Kickboxing is a martial art which was made for beating Muay Thai by Japanese boxing promotor Osamu Noguchi in 1950. Opponents are allowed to hit each other with fists and feet, hitting above the hip. Using elbows or knees is forbidden and the use of the shins is seldom allowed (except in Thai boxing, where the knee is also allowed).
Forms of kickboxing that have been labelled under this term  include:
- Pradal Serey (Khmer kickboxing) — A predecessor of Muay Thai
- Muay Thai (Thai boxing/kickboxing) — Strong emphasis on knee and elbow strikes
- Savate (French kickboxing) — Allows the use of shoes
- San Shou/ Sanda (Chinese Kickboxing) — Takedowns and throws are legal
- Lethwei (Burmese Kickboxing) — Any part of the body may be used to strike and be struck
- Japanese kickboxing — Similar to Muay Thai, but different point system is taken
- Full Contact Karate (American Kickboxing) — Most of the time padding and in some cases body armour is used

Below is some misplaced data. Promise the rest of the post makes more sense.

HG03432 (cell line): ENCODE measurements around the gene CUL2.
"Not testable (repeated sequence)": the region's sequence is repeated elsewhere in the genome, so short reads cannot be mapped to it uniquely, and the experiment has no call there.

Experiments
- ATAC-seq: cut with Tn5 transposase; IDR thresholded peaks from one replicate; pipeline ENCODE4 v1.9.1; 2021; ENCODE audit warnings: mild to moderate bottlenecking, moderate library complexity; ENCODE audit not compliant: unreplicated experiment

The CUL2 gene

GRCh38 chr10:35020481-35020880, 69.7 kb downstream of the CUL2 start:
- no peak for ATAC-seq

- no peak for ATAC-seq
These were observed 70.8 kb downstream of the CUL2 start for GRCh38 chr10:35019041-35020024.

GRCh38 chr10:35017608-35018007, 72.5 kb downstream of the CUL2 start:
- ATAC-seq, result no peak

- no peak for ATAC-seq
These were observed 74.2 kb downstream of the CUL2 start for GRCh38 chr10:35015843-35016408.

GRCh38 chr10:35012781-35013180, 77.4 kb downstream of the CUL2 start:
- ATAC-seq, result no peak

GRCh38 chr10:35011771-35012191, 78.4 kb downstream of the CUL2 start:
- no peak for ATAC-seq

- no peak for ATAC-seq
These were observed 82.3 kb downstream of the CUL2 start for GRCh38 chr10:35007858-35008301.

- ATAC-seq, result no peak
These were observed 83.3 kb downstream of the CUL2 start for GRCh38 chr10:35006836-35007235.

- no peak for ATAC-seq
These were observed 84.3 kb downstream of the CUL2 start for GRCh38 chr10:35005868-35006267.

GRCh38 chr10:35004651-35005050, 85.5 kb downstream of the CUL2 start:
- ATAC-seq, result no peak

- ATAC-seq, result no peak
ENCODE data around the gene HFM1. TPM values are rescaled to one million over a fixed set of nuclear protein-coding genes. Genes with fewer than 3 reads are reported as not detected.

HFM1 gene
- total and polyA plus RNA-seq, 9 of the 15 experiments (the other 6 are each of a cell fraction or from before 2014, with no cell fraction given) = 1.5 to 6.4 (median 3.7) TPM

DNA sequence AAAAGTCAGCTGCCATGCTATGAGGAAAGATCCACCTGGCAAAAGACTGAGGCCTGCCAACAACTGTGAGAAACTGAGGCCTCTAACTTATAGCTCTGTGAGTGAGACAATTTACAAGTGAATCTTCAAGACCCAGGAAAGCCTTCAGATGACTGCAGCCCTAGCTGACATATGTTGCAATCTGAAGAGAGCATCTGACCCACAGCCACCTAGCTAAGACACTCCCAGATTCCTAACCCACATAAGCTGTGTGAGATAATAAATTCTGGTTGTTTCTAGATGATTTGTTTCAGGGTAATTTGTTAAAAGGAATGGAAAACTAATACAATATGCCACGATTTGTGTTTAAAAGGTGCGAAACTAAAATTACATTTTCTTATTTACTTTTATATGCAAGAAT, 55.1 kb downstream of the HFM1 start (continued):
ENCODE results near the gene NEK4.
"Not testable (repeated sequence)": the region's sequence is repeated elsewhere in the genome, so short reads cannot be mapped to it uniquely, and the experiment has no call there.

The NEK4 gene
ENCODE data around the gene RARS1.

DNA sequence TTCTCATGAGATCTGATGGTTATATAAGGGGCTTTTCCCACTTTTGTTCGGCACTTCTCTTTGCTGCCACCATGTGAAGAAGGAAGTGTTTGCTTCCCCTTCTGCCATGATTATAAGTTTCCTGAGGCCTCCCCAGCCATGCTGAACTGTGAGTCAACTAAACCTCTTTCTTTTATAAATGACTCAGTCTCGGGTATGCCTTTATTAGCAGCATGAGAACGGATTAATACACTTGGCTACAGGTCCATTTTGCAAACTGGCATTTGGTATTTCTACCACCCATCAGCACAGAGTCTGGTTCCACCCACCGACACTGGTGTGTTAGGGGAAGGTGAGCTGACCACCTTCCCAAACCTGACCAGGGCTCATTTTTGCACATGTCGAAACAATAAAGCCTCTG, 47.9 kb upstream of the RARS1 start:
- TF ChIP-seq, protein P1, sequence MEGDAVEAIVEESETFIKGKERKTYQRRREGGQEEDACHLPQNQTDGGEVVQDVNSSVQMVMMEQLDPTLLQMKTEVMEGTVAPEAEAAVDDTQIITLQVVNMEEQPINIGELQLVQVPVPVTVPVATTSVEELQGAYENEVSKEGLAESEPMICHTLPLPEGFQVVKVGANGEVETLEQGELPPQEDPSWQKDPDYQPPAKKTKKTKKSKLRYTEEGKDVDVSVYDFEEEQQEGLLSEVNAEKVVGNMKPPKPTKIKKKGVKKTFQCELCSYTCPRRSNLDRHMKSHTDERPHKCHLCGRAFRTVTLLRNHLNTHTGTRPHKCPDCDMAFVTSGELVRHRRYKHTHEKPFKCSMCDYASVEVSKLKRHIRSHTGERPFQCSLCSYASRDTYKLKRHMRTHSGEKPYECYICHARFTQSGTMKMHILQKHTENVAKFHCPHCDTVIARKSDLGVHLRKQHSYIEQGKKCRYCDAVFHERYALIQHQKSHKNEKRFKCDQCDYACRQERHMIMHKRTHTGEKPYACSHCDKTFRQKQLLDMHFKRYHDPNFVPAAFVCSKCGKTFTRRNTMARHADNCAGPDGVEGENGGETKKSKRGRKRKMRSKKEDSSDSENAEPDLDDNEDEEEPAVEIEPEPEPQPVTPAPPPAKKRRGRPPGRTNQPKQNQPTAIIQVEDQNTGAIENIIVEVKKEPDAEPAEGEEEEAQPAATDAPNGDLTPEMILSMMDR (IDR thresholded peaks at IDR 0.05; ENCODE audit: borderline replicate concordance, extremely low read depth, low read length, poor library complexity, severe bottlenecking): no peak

- Shoot boxing — A Japanese form of kickboxing which allows throwing and submission wile standing similar to San Shou
There are many additional derivatives of these forms, as well as combined styles which have been used in specific competitions (e.g. K-1). The rules of 'kickboxing' also vary between these different styles.
The term kickboxing is disputed and has come to become more associated with the Japanese and American variants. It must be noted that many of the above styles do not consider themselves to be 'kickboxing' as such, although the public uses the term generically to refer to all these martial arts. The term itself was created by the Japanese boxing promoter Osamu Noguchi for a variant of Muay Thai and Karate that he created in the 1950s; this term was later used by the American variant. When used by the practitioners of these two styles, it tends to refer to them specifically rather than the martial arts they were derived from.